Microarray analyses

For the primary (AMLCG) cohort, pretreatment BM samples were studied using Affymetrix HG-U133A (n = 154) or HG-U133plus2.0 (n = 56) oligonucleotide microarrays as described previously (for details on microarray data processing, see supplemental Methods, available on the Blood Web site; see the Supplemental Materials link at the top of the online article).18,19  Patients with LEF1 expression values above the median of all patients were classified as having high LEF1 expression (LEF1high), and all other patients were considered to have low LEF1 expression (LEF1low). The choice of the median as the threshold for separating patients into 2 groups was based on analyses of outcomes according to quartiles of LEF1 expression (data not shown). ERG, BAALC, MN1, and EVI1 expression levels were also determined from the microarray data.19  In the independent validation cohort provided by the AMLSG, pretreatment BM (n = 142) or peripheral blood (n = 54) samples were studied by independent investigators using cDNA microarrays (n = 130) or Affymetrix HG-U133plus2.0 oligonucleotide microarrays (n = 66), as previously described.20,21 LEF1 expression levels were dichotomized at the median of all samples. Analysis of differentially expressed genes and gene set enrichment analysis (GSEA) are described in supplemental Methods. Microarray data are available at the Gene Expression Omnibus database (GEO; accession no. GSE12417, GSE8043, and GSE15434).22 

Measurement of LEF1 expression by qPCR

LEF1 expression was measured by real-time qPCR in a subgroup of 122 CN-AML patients from the primary cohort for which sufficient material was available. cDNA had been prepared at the time of initial diagnosis using random hexamer primers, and cryopreserved at −80°C. LEF1 expression was measured using a TaqMan probe-based qPCR assay recognizing all 4 major human LEF1 isoforms (Hs01547250_m1; Applied Biosystems), and normalized to ABL expression (Hs01104724_mH).23  To allow comparison of our expression data and thresholds with future studies, expression values were standardized to a calibrator sample (cDNA from the K562 cell line), using the comparative threshold cycle (CT) method.24  An analysis of Martingale residuals from univariable Cox models identified a ΔΔCT value of −2.50 as a clinically informative threshold to separate LEF1high and LEF1low patients.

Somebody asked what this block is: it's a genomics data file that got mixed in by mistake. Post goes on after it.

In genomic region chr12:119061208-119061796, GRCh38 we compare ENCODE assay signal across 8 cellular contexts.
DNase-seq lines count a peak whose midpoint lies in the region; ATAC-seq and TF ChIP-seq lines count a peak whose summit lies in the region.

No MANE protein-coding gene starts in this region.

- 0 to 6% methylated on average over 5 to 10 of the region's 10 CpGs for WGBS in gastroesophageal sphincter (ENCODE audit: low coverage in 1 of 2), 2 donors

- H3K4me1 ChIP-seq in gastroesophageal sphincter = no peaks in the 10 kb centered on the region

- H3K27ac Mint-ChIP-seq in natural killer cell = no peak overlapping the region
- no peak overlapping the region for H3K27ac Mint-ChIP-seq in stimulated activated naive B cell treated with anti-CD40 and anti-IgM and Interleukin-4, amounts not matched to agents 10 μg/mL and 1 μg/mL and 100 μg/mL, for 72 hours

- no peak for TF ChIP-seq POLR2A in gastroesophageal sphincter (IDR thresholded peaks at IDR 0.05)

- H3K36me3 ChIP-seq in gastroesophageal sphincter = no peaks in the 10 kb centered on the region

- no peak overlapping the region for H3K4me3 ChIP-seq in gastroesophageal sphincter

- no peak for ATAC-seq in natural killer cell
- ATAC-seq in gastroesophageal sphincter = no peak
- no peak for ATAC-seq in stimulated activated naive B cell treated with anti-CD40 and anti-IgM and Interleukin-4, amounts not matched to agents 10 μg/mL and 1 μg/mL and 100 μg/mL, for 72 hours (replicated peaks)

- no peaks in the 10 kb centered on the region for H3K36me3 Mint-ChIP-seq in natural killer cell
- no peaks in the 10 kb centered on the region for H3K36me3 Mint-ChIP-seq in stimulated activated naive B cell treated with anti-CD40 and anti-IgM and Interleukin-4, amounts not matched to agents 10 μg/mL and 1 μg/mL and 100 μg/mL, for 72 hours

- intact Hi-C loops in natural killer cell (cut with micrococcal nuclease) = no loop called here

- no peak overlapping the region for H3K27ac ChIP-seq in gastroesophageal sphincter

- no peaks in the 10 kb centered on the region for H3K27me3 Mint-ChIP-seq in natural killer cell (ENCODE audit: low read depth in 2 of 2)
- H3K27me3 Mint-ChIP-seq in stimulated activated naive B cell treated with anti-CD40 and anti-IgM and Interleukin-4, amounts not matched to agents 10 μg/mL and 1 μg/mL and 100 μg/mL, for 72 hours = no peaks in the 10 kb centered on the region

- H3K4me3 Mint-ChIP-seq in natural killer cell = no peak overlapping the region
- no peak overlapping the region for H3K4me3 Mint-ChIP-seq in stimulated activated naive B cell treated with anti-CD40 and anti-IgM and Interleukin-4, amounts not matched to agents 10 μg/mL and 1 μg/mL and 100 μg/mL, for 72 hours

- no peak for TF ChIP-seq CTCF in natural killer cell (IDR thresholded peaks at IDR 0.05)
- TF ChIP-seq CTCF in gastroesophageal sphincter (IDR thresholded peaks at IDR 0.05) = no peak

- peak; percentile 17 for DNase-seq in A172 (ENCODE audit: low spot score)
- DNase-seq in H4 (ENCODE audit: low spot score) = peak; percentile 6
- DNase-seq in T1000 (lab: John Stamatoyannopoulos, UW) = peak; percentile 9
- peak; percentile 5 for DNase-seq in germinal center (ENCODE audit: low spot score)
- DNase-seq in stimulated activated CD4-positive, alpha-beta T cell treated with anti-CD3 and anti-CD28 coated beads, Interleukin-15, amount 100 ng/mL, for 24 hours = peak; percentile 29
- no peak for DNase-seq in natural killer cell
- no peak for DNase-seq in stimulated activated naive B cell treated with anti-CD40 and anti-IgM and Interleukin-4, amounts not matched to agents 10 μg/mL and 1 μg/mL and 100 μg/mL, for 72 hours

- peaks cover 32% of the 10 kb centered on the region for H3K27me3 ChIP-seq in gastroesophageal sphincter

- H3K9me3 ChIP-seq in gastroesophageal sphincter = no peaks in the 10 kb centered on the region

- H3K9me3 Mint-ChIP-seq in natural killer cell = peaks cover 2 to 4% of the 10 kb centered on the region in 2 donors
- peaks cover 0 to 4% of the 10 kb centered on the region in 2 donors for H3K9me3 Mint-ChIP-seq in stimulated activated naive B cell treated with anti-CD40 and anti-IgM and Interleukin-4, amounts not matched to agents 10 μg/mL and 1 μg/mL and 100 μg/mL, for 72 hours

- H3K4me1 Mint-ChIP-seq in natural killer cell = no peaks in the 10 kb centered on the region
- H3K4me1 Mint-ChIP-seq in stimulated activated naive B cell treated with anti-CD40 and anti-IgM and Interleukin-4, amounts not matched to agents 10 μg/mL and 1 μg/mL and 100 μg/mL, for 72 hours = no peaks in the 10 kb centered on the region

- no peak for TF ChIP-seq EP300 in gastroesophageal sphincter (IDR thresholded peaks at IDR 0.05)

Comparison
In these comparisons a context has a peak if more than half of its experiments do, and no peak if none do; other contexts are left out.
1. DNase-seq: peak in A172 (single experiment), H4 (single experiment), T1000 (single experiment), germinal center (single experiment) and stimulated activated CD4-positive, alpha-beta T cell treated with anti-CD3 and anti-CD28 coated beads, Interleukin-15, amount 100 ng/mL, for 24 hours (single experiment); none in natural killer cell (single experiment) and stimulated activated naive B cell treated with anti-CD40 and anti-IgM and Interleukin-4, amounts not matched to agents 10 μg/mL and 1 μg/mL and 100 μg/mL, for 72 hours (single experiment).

Flow cytometry

Multiparameter flow cytometric analysis was performed on BM mononuclear cells from 124 AMLCG patients, using a FACSCalibur flow cytometer (BD Biosciences). Patients were characterized for 28 antigens using 17 triple monoclonal antibody combinations, including CD34/CD2/CD33, CD7/CD33/CD34, CD4/CD13/CD14, and cyTdT/cyCD79a/cyCD3 (conjugated with the fluorochromes FITC, PE, and PE–cyanin-5.1, respectively; Immunotech), and 20 000 events were acquired per specimen.

Statistical analyses

Definitions of clinical endpoints (complete remission [CR], relapse-free survival [RFS], overall survival [OS], and event-free survival [EFS]) are listed in supplemental Methods. The association between LEF1 expression as a continuous numerical variable and patient outcomes was studied using univariable Cox proportional hazards and logistic regression models. Baseline clinical and molecular characteristics were compared between LEF1high and LEF1low patients using the Fisher exact test for categorical variables and the Wilcoxon rank-sum test for continuous variables. Time-to-event variables were analyzed according to the Kaplan-Meier method, and P values were calculated by the log-rank test. A multivariable logistic regression model was constructed for factors associated with achievement of CR, and multivariable Cox proportional hazards models were used to study factors associated with survival endpoints. No variable selection technique was used, and all variables remained in the multivariable model. All statistical data analyses were performed using the R 2.14.1 software package (R Foundation for Statistical Computing).

Results

Association of LEF1 expression levels with pretreatment patient characteristics